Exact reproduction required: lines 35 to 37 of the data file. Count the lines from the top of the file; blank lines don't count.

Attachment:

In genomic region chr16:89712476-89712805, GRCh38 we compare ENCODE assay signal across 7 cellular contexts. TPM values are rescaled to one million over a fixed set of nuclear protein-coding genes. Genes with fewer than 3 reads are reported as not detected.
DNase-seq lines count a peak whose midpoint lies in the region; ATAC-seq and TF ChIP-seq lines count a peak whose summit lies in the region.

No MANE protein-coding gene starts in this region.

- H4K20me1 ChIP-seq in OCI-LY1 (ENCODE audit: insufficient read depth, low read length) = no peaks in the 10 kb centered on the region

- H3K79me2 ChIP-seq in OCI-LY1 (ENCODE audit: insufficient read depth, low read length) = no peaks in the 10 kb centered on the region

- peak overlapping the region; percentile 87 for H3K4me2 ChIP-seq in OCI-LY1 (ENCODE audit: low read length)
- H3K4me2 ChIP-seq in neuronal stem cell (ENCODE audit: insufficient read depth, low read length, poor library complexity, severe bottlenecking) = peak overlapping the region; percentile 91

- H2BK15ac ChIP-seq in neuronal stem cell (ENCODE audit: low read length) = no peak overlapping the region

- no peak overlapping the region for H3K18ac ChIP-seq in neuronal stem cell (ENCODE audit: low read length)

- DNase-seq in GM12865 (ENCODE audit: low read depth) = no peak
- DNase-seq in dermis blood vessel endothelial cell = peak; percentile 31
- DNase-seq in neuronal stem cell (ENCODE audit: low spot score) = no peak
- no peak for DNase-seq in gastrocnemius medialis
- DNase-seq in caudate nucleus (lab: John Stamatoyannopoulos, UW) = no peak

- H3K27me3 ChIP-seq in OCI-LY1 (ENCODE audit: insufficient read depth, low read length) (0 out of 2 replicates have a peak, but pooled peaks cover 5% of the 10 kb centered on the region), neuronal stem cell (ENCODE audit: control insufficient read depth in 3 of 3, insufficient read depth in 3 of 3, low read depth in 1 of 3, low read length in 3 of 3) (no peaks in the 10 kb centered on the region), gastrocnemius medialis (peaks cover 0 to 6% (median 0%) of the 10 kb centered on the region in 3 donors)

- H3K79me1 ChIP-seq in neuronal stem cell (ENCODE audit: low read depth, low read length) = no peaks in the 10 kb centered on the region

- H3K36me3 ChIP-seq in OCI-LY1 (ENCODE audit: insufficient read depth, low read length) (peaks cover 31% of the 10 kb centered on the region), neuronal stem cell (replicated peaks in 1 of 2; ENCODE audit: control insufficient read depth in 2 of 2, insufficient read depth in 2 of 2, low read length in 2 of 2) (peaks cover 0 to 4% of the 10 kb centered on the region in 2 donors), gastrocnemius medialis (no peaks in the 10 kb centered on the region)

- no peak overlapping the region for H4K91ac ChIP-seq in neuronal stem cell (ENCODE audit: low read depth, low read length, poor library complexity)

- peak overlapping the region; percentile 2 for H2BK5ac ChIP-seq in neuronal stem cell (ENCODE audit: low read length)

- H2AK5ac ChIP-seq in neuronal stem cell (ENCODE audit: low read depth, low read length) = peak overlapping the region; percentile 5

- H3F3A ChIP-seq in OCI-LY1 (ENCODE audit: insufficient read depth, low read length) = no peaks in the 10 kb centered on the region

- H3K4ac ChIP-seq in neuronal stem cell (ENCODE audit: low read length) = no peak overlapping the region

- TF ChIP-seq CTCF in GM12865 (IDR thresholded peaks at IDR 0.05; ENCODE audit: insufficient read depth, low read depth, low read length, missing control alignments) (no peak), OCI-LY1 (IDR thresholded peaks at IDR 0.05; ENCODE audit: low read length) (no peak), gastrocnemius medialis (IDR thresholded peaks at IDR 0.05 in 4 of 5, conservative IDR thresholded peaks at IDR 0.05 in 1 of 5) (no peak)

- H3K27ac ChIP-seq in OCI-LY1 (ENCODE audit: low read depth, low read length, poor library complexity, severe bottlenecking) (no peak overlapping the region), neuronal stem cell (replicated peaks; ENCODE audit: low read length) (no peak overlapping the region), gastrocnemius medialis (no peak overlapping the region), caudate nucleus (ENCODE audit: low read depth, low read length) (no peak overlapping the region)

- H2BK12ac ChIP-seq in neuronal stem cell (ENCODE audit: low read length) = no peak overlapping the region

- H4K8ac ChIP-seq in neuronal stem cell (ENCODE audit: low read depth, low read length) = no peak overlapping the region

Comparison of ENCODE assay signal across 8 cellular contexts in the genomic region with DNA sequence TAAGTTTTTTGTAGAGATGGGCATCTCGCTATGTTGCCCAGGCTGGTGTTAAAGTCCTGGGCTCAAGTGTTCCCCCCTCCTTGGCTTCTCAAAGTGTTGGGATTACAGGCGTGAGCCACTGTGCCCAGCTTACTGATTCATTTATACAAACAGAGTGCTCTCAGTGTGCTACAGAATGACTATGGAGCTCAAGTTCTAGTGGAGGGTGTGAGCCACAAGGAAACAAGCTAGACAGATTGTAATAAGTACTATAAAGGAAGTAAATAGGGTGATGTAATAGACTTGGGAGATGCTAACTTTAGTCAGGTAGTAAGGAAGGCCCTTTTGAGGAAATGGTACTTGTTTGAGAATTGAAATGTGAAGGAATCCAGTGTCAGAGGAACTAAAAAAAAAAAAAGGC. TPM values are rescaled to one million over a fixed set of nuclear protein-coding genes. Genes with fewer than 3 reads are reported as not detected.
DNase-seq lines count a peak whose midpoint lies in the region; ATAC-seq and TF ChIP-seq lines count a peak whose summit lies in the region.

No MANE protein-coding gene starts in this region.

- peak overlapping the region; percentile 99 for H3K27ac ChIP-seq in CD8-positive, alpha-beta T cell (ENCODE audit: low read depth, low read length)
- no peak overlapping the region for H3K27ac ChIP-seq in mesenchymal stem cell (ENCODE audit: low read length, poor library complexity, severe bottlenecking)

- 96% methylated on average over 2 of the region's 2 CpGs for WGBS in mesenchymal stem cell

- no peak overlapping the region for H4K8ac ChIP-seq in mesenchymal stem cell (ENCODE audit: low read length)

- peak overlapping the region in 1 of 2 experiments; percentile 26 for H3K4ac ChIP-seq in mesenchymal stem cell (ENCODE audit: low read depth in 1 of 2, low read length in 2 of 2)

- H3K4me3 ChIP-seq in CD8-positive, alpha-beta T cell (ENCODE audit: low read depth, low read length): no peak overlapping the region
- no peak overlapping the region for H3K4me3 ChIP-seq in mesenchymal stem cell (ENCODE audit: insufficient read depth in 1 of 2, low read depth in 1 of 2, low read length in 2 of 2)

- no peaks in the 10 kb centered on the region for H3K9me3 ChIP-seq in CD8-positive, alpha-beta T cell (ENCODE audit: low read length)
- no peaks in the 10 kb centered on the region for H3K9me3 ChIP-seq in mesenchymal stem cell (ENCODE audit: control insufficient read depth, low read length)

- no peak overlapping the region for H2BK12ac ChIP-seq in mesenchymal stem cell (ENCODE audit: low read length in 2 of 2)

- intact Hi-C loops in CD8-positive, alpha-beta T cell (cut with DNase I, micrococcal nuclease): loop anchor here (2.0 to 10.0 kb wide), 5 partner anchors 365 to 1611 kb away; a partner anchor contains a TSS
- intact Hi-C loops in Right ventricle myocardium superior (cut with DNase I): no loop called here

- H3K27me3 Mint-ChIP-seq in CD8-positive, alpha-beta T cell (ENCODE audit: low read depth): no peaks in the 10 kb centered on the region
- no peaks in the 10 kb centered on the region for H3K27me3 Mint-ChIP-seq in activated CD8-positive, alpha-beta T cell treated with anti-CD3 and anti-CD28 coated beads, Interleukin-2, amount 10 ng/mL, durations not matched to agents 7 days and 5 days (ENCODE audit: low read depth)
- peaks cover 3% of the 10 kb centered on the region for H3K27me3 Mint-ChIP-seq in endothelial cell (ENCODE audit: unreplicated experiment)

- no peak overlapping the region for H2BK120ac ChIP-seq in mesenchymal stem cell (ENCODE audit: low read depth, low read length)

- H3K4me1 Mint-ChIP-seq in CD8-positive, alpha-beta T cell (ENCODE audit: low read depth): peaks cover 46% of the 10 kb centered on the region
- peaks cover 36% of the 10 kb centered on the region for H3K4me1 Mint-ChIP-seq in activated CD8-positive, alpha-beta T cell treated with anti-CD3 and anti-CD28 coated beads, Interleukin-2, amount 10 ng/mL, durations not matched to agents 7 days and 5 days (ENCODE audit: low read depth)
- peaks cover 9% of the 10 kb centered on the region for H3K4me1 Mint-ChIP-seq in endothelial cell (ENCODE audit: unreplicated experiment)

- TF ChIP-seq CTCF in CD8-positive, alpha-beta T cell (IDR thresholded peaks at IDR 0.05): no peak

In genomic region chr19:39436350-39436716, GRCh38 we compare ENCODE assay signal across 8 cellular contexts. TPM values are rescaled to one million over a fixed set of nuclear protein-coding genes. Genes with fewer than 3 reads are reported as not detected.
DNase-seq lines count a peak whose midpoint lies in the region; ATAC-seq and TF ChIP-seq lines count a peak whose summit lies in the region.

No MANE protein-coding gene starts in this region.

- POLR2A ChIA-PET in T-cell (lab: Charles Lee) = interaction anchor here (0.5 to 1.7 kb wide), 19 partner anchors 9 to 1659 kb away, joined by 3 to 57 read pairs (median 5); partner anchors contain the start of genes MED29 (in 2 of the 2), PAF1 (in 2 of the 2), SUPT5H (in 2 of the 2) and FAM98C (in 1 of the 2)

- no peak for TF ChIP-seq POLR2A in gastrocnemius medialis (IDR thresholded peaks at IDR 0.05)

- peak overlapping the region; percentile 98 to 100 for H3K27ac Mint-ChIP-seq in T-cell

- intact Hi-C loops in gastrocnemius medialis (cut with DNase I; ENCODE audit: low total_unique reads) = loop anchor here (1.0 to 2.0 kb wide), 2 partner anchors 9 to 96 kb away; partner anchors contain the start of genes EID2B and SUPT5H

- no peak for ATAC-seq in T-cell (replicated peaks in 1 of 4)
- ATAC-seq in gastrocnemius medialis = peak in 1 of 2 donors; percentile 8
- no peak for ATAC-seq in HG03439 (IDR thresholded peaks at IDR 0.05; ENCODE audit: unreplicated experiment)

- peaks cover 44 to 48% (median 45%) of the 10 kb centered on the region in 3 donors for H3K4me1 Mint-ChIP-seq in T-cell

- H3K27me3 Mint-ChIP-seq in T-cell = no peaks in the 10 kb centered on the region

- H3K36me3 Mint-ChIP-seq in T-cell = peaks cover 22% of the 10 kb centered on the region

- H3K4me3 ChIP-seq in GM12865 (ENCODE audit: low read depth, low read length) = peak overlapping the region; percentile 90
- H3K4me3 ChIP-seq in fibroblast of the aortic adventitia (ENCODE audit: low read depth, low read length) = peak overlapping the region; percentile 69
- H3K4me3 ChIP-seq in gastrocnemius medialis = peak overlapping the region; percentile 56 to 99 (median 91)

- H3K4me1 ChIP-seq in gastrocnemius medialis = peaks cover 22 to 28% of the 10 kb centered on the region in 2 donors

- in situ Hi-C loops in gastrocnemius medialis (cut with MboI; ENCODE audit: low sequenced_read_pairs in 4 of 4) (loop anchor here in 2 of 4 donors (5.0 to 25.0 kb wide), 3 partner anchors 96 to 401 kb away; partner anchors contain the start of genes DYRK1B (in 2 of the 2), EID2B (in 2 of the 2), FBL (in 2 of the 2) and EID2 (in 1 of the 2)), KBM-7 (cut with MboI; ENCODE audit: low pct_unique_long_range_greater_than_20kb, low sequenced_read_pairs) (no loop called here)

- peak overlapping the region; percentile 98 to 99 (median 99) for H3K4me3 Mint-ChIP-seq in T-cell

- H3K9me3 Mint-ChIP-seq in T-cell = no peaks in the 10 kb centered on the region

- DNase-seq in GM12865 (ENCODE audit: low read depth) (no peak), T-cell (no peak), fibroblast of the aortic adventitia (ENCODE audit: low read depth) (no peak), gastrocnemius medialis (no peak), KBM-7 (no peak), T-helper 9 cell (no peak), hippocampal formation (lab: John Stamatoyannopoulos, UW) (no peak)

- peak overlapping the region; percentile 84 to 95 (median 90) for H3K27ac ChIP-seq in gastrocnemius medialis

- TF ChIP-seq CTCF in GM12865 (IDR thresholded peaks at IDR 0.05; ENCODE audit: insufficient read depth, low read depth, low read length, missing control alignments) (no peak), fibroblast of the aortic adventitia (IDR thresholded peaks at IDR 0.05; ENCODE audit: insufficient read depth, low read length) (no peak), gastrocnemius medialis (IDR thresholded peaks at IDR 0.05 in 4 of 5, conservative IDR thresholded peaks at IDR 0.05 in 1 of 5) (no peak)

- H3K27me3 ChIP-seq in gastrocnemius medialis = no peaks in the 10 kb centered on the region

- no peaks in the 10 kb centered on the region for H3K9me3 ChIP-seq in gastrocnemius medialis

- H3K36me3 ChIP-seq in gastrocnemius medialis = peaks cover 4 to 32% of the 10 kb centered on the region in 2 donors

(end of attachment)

- H3K4me3 ChIP-seq in CD8-positive, alpha-beta T cell (ENCODE audit: low read depth, low read length): no peak overlapping the region
- no peak overlapping the region for H3K4me3 ChIP-seq in mesenchymal stem cell (ENCODE audit: insufficient read depth in 1 of 2, low read depth in 1 of 2, low read length in 2 of 2)

- no peaks in the 10 kb centered on the region for H3K9me3 ChIP-seq in CD8-positive, alpha-beta T cell (ENCODE audit: low read length)